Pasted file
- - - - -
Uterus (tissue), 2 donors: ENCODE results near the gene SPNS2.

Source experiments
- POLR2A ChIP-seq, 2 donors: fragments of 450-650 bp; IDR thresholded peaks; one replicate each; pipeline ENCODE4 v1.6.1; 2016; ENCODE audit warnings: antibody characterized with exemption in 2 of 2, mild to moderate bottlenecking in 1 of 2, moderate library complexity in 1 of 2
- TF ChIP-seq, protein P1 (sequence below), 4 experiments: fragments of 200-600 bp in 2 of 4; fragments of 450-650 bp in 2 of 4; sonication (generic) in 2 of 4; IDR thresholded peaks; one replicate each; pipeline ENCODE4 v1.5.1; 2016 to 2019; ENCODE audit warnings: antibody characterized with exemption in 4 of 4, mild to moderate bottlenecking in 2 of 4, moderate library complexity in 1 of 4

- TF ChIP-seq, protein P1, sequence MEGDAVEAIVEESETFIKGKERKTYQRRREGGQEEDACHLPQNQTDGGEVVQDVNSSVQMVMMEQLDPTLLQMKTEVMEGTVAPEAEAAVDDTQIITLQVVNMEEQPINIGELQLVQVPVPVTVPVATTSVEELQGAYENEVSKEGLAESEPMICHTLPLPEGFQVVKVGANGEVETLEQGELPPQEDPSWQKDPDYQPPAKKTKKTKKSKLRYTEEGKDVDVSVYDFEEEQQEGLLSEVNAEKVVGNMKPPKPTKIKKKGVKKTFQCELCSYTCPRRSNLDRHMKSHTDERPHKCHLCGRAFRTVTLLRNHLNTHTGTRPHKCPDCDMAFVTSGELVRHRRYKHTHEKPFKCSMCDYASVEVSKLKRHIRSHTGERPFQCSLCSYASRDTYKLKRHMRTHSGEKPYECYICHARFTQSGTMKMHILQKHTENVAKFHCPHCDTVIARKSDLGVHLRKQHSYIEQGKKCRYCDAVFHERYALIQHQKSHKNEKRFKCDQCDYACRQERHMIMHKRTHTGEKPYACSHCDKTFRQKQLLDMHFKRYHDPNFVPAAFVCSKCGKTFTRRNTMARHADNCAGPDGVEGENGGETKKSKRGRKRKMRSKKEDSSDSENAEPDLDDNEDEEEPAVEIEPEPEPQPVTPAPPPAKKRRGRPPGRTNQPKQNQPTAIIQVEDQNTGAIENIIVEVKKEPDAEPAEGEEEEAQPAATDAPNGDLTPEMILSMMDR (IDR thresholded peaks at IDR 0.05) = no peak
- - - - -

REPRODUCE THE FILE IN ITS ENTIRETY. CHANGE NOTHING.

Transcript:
Uterus (tissue), 2 donors: ENCODE results near the gene SPNS2.

Source experiments
- POLR2A ChIP-seq, 2 donors: fragments of 450-650 bp; IDR thresholded peaks; one replicate each; pipeline ENCODE4 v1.6.1; 2016; ENCODE audit warnings: antibody characterized with exemption in 2 of 2, mild to moderate bottlenecking in 1 of 2, moderate library complexity in 1 of 2
- TF ChIP-seq, protein P1 (sequence below), 4 experiments: fragments of 200-600 bp in 2 of 4; fragments of 450-650 bp in 2 of 4; sonication (generic) in 2 of 4; IDR thresholded peaks; one replicate each; pipeline ENCODE4 v1.5.1; 2016 to 2019; ENCODE audit warnings: antibody characterized with exemption in 4 of 4, mild to moderate bottlenecking in 2 of 4, moderate library complexity in 1 of 4

- TF ChIP-seq, protein P1, sequence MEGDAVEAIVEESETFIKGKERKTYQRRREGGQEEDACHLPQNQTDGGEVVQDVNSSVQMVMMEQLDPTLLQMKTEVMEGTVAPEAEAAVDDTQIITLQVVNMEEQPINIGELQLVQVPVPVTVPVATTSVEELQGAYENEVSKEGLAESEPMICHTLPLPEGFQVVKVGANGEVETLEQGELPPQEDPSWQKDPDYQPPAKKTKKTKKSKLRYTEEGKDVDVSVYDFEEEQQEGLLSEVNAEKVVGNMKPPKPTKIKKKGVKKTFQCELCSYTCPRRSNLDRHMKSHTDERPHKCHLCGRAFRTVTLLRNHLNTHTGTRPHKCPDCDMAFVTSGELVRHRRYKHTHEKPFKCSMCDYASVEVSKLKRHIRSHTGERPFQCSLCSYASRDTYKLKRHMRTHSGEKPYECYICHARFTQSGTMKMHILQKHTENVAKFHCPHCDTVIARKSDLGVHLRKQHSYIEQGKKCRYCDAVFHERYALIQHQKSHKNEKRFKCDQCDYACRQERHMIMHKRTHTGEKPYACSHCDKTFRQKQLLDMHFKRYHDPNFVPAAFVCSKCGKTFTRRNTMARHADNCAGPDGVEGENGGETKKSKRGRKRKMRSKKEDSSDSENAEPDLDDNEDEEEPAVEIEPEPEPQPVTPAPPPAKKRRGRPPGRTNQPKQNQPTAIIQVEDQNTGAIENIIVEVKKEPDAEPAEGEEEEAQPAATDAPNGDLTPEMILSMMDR (IDR thresholded peaks at IDR 0.05) = no peak